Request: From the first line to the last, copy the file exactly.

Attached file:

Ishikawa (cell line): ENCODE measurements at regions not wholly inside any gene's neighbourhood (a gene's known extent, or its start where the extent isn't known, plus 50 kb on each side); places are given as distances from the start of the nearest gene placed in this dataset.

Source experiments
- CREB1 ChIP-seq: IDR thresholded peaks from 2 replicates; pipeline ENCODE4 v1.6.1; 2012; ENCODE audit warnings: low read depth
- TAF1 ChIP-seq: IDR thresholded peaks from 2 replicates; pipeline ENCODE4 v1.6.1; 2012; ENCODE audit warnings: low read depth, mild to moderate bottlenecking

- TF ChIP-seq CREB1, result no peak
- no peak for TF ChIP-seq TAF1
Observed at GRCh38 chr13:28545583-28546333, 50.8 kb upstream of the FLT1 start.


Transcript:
Ishikawa (cell line): ENCODE measurements at regions not wholly inside any gene's neighbourhood (a gene's known extent, or its start where the extent isn't known, plus 50 kb on each side); places are given as distances from the start of the nearest gene placed in this dataset.

Source experiments
- CREB1 ChIP-seq: IDR thresholded peaks from 2 replicates; pipeline ENCODE4 v1.6.1; 2012; ENCODE audit warnings: low read depth
- TAF1 ChIP-seq: IDR thresholded peaks from 2 replicates; pipeline ENCODE4 v1.6.1; 2012; ENCODE audit warnings: low read depth, mild to moderate bottlenecking

- TF ChIP-seq CREB1, result no peak
- no peak for TF ChIP-seq TAF1
Observed at GRCh38 chr13:28545583-28546333, 50.8 kb upstream of the FLT1 start.